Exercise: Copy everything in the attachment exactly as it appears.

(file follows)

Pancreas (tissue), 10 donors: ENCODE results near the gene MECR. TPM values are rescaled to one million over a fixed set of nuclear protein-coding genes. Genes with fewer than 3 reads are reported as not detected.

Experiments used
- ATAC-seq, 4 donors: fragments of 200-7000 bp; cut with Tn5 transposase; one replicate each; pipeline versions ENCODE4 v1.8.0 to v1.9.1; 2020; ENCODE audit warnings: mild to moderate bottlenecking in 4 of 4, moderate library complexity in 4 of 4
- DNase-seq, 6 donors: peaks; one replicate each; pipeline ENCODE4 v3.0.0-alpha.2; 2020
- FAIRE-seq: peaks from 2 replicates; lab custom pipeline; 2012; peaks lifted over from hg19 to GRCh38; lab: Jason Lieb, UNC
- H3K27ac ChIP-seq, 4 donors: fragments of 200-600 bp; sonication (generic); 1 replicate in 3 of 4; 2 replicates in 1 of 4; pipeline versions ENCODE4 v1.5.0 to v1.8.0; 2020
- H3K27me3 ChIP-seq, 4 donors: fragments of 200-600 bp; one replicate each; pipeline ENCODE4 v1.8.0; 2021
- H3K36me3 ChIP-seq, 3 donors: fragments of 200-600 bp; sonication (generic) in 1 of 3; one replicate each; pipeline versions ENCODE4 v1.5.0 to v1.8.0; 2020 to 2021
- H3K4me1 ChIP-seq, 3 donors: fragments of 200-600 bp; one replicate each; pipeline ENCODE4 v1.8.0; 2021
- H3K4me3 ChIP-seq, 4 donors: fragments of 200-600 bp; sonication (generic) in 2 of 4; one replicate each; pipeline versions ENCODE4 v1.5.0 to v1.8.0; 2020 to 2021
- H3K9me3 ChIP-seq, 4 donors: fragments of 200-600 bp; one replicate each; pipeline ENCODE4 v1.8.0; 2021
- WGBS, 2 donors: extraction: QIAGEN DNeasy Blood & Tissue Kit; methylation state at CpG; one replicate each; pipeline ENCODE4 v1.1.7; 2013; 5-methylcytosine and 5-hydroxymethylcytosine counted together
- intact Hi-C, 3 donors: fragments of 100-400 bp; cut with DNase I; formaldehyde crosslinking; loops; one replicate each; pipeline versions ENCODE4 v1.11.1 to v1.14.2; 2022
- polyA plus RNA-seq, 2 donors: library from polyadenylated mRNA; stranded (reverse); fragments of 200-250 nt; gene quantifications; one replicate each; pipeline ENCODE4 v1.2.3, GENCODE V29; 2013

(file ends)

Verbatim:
Pancreas (tissue), 10 donors: ENCODE results near the gene MECR. TPM values are rescaled to one million over a fixed set of nuclear protein-coding genes. Genes with fewer than 3 reads are reported as not detected.

Experiments used
- ATAC-seq, 4 donors: fragments of 200-7000 bp; cut with Tn5 transposase; one replicate each; pipeline versions ENCODE4 v1.8.0 to v1.9.1; 2020; ENCODE audit warnings: mild to moderate bottlenecking in 4 of 4, moderate library complexity in 4 of 4
- DNase-seq, 6 donors: peaks; one replicate each; pipeline ENCODE4 v3.0.0-alpha.2; 2020
- FAIRE-seq: peaks from 2 replicates; lab custom pipeline; 2012; peaks lifted over from hg19 to GRCh38; lab: Jason Lieb, UNC
- H3K27ac ChIP-seq, 4 donors: fragments of 200-600 bp; sonication (generic); 1 replicate in 3 of 4; 2 replicates in 1 of 4; pipeline versions ENCODE4 v1.5.0 to v1.8.0; 2020
- H3K27me3 ChIP-seq, 4 donors: fragments of 200-600 bp; one replicate each; pipeline ENCODE4 v1.8.0; 2021
- H3K36me3 ChIP-seq, 3 donors: fragments of 200-600 bp; sonication (generic) in 1 of 3; one replicate each; pipeline versions ENCODE4 v1.5.0 to v1.8.0; 2020 to 2021
- H3K4me1 ChIP-seq, 3 donors: fragments of 200-600 bp; one replicate each; pipeline ENCODE4 v1.8.0; 2021
- H3K4me3 ChIP-seq, 4 donors: fragments of 200-600 bp; sonication (generic) in 2 of 4; one replicate each; pipeline versions ENCODE4 v1.5.0 to v1.8.0; 2020 to 2021
- H3K9me3 ChIP-seq, 4 donors: fragments of 200-600 bp; one replicate each; pipeline ENCODE4 v1.8.0; 2021
- WGBS, 2 donors: extraction: QIAGEN DNeasy Blood & Tissue Kit; methylation state at CpG; one replicate each; pipeline ENCODE4 v1.1.7; 2013; 5-methylcytosine and 5-hydroxymethylcytosine counted together
- intact Hi-C, 3 donors: fragments of 100-400 bp; cut with DNase I; formaldehyde crosslinking; loops; one replicate each; pipeline versions ENCODE4 v1.11.1 to v1.14.2; 2022
- polyA plus RNA-seq, 2 donors: library from polyadenylated mRNA; stranded (reverse); fragments of 200-250 nt; gene quantifications; one replicate each; pipeline ENCODE4 v1.2.3, GENCODE V29; 2013